So, you’ve decided it’s time to get your overalls on and reopen your garage workshop that has remained dormant since you first thought it was a good idea to set one up when you moved in all those years ago! But after so many years of inactivity, you might have forgotten what essential supplies you need to ensure your projects go without a hitch. An adequately stocked workshop is similar to a well-stocked larder in that you should always have access to your seasonings without having to stop cooking to run to the store. The same is true in a workshop (albeit minus the need for salt and pepper), where you are doomed to failure without the necessary supplies on hand. From tools to supplies, this post will offer you a helping hand and explore seven critical things every good workshop needs to be prepared.
Regardless of the type of work you are attempting (carpentry, metal fabrication, etc.), it’s vital to ensure that you have one area available to not only store the various bits and bobs required for a job but also that they’re organized efficiently. This means having drawers for your spare rubber gaskets, different sizes of screws and bolts, and any other paraphernalia you should have on hand when the need arises. Having one area to store everything will make your life so much more serene and your work area far more efficient. You can build something yourself or buy a storage unit readymade from your local hardware store; it doesn’t really matter. However, constructing one could be an interesting initial first project to whet your whistle, so to speak.
A Plethora Of Glues For Different Purposes
Every beginner handyman knows the value of glue but doesn’t always understand the need to have a well-stocked inventory of the various different types of bonds required for different tasks. When it comes to glue, they aren’t all created equally, and what works for one material won’t for another. At the bare minimum, you should invest in the following adhesives to ensure a well-rounded selection:
Yellow wood glue
Waterproof wood glue
Cyanoacrylate glue (AKA super glue)
Hot glue (that comes from a hot glue gun)
Various Grits Of Sandpaper
Whether you’re a wannabe welder or a career carpenter, you will need sandpaper. However, you can’t merely purchase one grit and call it a day; you will need a range of grits from the coarsest 60 paper up to the finest 320 and maybe even beyond, depending on the materials you work with. Even if you use power tools, you should still stock up on hand sanding papers since they offer you more flexibility and will be crucial for sanding the areas that power tools can’t reach (such as inside very acute angles or recesses).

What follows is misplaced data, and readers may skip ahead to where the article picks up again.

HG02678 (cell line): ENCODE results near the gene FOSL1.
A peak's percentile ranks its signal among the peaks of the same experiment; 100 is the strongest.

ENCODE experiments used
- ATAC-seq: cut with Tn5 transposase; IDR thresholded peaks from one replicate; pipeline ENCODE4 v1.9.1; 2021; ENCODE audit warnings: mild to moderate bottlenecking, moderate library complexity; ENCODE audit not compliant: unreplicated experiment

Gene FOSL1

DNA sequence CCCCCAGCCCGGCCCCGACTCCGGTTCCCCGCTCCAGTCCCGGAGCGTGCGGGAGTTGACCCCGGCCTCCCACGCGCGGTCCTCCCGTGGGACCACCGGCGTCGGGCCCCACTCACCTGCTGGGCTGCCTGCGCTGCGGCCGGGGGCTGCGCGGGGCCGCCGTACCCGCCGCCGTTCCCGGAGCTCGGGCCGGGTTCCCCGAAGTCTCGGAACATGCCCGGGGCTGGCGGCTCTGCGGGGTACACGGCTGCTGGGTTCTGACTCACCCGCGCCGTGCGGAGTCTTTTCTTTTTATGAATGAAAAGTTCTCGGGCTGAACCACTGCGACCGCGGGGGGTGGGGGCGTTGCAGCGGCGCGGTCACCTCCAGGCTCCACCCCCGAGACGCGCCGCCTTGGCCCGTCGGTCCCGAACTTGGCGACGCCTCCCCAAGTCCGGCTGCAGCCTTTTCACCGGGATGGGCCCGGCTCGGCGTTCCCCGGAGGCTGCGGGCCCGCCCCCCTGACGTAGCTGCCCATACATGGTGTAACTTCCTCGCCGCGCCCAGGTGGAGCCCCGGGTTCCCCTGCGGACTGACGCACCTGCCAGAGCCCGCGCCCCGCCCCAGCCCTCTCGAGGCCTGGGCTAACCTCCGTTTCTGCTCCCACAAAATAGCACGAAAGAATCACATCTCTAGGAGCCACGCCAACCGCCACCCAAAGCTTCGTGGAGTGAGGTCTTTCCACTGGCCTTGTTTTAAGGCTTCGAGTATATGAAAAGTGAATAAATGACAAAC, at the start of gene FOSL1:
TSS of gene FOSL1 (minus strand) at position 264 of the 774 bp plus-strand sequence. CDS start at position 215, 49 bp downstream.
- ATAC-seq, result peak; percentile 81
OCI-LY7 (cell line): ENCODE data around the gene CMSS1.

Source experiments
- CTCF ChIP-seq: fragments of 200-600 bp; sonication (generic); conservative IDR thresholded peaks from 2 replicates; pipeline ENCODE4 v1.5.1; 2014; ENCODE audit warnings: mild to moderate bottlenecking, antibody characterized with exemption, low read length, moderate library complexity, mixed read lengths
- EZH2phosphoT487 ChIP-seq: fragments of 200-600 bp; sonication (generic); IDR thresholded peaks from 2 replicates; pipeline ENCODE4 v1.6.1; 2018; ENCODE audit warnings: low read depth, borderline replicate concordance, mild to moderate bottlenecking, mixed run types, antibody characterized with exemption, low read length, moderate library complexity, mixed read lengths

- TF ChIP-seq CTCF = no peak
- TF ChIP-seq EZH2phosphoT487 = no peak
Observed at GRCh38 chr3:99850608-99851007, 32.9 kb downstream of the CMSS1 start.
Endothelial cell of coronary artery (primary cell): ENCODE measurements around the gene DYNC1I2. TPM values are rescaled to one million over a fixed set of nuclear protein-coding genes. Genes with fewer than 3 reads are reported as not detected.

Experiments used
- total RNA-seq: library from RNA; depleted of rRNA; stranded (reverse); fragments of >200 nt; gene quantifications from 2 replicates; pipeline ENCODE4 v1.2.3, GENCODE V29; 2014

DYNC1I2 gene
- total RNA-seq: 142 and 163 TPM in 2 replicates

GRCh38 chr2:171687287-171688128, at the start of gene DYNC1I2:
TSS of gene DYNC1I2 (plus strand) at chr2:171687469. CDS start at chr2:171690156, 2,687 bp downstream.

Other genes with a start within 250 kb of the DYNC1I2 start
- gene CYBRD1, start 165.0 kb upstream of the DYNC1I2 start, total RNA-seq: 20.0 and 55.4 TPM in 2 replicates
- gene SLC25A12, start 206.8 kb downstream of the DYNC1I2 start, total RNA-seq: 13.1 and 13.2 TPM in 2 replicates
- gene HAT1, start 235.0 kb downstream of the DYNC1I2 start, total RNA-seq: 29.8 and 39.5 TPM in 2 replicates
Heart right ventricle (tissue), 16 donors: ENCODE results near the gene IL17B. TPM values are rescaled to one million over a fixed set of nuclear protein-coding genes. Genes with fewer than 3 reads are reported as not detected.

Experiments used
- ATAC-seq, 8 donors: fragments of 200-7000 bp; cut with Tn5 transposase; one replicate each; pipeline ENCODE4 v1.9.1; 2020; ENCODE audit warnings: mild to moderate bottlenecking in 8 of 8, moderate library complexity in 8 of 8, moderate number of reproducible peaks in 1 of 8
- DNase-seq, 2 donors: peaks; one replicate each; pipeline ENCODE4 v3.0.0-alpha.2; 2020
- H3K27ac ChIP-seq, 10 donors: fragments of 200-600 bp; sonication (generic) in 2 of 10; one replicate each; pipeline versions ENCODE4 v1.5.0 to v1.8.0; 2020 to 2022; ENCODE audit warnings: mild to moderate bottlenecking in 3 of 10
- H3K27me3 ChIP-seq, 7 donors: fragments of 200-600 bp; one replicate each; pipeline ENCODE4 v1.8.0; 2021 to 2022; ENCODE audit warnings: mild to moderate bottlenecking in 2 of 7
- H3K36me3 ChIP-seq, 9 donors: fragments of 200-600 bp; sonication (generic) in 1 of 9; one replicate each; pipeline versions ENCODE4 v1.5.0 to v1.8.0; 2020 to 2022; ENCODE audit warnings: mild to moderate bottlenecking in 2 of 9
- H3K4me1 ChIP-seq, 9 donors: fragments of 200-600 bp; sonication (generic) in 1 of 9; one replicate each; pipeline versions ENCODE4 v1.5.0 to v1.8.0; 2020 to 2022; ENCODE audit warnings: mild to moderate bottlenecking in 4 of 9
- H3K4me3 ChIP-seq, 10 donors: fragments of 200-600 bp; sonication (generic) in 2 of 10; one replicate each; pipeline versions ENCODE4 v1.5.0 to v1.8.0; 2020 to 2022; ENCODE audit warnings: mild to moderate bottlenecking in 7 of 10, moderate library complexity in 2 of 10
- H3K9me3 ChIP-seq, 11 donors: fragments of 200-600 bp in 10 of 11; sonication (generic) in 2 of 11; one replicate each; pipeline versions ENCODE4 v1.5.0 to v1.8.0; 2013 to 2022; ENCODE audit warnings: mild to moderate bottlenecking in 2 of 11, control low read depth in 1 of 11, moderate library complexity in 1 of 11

A Range Of Wrenches In Different Sizes
No matter what work you do, there will always be a need for wrenches from hand to hex keys; they provide such versatility that you are essentially naked without them. It’s best to invest some cash and splash out on quality USA-made products if you can afford them because they will be made of higher-quality material than cheaper options, which means they will last longer and be less prone to stripping difficult-to-extricate nuts and screws.
The word “workshop” will mean different things to different people. To the metal fabricator, it means angle grinders, welders, and other heavy-duty tooling. Conversely, to the carpenter, it will mean wood saws, planes, chisels, etc. Therefore, it is crucial to study your chosen field and familiarize yourself with the most commonly used equipment in that field. This will allow you to invest only in the things you need and eschew those unrelated to the materials you will fettle with.
Pencils And Material Markers
Measure twice, and cut once. That’s the age-old mantra that rings true in pretty much every profession. However, what use is your measurement if you have no means to mark down your measurements on the material in question? That is why it is important to always have some markers on hand so you can designate precise cutting lines. Although there is a range of fancy marks on the market, you can’t go wrong with the humble pencil or marking knife.
No workshop worth its salt is complete without a set of old rags. You can use them to wipe away the effluent left behind when working on materials, whether it be grease, shavings, or your own blood and sweat!
The more you work in your workshop, the more you will discover what’s missing and something that can only come from frequent use. Nonetheless, the things mentioned in this post are a great starting point and will get you up and running in no time.
The Seeker Newspaper is located at 327 Second Street E., Cornwall, ON K6H 1Y8 -- All rights reserved The Seeker does not accept responsibility for errors, misprints or inaccuracies published within. The opinions and statements of our columnists are not to be presumed as the statements and opinions of The Seeker, and should not substitute professional or medical advice.
ISSN 2562-1750 (Print) ISSN 2562-1769 (Online)